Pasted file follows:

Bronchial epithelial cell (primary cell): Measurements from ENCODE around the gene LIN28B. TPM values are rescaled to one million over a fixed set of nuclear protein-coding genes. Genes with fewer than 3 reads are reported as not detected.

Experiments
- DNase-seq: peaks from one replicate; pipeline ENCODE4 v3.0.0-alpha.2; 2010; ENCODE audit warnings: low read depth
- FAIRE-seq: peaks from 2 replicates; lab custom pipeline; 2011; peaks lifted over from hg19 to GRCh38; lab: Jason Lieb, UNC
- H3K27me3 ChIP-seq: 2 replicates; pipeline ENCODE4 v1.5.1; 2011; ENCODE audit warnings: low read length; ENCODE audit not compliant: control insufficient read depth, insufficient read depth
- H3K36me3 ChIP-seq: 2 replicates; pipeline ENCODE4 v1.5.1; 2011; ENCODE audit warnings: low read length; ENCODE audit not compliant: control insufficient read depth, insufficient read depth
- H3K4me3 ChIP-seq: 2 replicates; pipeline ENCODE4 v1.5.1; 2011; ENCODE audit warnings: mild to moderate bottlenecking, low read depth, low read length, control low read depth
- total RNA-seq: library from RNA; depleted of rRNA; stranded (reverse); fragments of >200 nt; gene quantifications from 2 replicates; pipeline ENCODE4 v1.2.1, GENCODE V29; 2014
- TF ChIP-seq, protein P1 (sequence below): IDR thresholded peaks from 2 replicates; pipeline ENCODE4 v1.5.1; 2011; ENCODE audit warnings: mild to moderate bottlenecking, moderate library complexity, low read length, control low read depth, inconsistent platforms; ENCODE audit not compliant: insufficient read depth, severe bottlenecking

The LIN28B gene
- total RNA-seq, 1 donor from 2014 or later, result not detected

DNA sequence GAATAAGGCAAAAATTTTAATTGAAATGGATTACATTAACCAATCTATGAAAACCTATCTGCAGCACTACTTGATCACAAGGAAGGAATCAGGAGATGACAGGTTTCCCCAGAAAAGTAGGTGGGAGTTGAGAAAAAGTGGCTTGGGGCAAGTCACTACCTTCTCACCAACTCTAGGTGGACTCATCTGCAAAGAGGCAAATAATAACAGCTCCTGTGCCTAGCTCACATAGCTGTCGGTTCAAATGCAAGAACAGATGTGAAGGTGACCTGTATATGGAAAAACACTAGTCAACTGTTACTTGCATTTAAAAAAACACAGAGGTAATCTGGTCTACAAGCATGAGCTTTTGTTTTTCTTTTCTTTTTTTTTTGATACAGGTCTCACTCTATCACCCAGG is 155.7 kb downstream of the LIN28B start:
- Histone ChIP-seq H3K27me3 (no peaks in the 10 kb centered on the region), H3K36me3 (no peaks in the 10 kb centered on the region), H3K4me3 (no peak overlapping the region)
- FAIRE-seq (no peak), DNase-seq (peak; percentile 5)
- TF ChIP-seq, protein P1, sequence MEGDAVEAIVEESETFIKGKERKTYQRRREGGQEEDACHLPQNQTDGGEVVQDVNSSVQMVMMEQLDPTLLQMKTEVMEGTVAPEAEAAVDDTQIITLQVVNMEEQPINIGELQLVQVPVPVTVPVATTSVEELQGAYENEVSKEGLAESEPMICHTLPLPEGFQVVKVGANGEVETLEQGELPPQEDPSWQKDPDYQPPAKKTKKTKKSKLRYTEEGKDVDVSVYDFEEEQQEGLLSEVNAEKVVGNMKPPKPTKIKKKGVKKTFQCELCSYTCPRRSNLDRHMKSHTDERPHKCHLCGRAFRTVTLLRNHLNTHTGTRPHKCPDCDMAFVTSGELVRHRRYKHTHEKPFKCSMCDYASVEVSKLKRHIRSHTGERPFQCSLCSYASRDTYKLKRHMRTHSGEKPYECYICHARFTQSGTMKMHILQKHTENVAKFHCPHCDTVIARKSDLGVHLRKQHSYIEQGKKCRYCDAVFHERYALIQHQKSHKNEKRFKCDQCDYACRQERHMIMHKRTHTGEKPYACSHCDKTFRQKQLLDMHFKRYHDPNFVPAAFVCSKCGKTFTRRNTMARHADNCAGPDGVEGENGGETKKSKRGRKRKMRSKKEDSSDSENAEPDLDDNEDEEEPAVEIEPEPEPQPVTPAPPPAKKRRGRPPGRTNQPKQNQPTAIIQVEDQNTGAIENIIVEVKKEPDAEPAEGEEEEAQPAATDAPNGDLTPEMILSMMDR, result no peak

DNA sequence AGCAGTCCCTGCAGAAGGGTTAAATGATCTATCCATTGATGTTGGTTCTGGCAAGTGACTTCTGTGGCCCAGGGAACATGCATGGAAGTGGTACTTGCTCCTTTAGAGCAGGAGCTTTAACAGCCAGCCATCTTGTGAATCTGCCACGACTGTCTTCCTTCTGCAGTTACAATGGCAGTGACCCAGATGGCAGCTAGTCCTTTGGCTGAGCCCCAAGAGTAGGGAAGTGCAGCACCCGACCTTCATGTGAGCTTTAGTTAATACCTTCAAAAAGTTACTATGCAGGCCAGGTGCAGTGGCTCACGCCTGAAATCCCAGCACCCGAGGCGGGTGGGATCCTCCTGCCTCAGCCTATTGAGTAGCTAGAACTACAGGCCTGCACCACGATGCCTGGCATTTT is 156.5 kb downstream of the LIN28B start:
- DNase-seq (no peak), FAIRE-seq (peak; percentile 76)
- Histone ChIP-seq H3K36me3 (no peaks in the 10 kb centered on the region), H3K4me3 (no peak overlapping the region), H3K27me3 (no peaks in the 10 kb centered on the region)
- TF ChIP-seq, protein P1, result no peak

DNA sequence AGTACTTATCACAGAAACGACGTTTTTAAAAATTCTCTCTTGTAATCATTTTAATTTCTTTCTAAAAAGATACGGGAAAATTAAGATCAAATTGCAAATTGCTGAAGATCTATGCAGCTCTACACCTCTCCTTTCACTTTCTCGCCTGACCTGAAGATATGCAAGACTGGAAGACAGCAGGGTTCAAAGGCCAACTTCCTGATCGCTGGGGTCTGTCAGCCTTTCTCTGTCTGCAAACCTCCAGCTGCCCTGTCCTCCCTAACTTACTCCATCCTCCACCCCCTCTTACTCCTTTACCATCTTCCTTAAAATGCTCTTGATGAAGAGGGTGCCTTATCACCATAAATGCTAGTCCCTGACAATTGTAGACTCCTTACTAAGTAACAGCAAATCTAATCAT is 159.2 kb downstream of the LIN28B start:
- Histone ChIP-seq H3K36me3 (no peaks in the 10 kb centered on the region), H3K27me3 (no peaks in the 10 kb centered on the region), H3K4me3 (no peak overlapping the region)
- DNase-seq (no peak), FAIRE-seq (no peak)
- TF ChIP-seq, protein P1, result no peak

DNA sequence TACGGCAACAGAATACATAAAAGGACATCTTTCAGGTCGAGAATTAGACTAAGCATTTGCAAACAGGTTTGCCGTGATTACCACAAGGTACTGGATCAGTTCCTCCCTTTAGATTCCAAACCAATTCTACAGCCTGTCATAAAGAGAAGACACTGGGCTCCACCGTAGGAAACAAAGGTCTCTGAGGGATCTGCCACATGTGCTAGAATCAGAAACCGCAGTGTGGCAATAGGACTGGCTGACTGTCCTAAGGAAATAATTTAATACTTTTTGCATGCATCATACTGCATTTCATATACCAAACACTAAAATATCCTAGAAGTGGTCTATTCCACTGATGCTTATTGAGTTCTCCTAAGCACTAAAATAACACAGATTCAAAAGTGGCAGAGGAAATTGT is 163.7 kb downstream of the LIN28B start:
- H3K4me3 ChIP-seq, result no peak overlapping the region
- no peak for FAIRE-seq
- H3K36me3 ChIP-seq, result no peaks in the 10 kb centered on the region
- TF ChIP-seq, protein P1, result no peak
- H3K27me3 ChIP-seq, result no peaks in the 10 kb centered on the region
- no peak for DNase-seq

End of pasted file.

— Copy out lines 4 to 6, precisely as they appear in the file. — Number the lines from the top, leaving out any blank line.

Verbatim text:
- FAIRE-seq: peaks from 2 replicates; lab custom pipeline; 2011; peaks lifted over from hg19 to GRCh38; lab: Jason Lieb, UNC
- H3K27me3 ChIP-seq: 2 replicates; pipeline ENCODE4 v1.5.1; 2011; ENCODE audit warnings: low read length; ENCODE audit not compliant: control insufficient read depth, insufficient read depth
- H3K36me3 ChIP-seq: 2 replicates; pipeline ENCODE4 v1.5.1; 2011; ENCODE audit warnings: low read length; ENCODE audit not compliant: control insufficient read depth, insufficient read depth